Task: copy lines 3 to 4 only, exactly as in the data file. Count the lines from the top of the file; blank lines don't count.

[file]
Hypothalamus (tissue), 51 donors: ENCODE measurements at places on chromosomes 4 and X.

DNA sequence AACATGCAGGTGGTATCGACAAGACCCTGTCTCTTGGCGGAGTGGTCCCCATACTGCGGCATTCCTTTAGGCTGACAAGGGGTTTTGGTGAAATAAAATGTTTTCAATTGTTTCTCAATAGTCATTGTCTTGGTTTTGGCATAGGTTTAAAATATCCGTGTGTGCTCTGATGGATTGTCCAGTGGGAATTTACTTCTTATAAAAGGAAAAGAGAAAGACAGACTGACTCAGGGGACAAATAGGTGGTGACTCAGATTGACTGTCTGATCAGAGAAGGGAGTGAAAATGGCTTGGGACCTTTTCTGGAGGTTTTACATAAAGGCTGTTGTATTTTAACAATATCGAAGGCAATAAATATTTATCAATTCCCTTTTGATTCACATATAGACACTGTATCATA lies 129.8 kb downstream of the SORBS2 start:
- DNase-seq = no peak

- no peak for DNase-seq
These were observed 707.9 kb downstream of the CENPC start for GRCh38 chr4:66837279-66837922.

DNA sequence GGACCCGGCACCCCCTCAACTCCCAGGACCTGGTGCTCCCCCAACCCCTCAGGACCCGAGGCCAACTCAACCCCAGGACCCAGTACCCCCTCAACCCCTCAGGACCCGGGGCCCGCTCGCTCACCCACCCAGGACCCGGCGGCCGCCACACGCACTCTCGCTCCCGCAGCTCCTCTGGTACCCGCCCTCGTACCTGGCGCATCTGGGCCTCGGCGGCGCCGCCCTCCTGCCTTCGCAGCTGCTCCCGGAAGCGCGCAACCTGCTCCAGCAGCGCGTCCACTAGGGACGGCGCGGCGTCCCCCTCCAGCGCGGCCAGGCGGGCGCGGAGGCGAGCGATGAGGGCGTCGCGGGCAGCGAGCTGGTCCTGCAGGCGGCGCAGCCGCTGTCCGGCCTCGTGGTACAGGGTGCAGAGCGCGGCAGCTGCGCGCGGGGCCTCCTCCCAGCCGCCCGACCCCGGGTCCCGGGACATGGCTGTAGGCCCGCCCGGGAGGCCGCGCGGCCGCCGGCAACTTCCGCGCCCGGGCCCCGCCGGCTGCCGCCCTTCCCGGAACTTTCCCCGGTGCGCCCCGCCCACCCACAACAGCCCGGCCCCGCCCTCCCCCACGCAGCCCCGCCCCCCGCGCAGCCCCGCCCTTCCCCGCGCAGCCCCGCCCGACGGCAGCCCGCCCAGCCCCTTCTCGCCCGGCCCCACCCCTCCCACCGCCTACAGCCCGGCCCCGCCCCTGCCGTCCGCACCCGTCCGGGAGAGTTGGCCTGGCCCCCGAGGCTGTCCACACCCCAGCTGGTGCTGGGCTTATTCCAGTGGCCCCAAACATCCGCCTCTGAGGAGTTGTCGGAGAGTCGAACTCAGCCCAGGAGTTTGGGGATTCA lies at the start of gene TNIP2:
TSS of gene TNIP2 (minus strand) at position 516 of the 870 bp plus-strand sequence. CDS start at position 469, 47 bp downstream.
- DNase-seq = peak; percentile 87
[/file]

- DNase-seq = no peak

- no peak for DNase-seq